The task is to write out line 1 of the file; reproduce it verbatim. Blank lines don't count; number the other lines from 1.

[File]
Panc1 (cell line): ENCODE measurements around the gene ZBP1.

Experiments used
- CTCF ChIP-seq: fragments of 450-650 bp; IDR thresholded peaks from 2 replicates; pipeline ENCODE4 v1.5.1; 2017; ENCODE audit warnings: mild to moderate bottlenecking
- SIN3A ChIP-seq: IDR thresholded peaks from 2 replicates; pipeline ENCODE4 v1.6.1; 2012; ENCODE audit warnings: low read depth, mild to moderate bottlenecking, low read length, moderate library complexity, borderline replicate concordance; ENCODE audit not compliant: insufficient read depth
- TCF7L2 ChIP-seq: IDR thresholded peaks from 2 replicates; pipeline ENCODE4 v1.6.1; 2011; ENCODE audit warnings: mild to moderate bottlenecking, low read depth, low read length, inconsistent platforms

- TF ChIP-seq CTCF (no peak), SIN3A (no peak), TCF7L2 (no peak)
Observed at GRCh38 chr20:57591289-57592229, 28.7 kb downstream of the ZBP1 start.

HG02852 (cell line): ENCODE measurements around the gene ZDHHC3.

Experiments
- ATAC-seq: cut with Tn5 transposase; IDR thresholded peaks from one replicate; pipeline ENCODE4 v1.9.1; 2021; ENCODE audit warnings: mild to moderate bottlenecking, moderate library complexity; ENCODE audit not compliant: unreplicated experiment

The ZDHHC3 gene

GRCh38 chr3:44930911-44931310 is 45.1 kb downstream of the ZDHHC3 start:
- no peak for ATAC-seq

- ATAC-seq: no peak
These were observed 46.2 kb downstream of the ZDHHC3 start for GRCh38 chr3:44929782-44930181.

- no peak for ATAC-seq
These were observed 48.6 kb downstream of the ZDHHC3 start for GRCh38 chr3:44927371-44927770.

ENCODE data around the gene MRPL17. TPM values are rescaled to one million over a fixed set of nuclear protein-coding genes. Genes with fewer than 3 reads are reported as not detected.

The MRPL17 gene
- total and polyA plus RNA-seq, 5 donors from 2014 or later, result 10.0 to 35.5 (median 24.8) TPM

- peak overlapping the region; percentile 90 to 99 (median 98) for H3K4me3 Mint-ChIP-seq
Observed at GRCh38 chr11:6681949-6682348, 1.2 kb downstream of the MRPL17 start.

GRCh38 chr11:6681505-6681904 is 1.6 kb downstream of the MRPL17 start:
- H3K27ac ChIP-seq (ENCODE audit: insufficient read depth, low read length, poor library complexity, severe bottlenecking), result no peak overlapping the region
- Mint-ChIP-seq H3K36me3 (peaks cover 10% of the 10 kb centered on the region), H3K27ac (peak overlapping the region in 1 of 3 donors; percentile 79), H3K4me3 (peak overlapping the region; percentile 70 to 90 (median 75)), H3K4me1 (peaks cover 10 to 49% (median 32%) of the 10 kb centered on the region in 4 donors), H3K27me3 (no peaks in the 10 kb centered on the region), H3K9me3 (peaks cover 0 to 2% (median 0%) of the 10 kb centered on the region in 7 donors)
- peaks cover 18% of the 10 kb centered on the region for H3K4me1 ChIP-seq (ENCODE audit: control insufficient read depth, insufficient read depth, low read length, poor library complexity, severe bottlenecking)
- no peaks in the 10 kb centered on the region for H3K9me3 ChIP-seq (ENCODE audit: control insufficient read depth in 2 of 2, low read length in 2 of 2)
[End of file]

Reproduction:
Panc1 (cell line): ENCODE measurements around the gene ZBP1.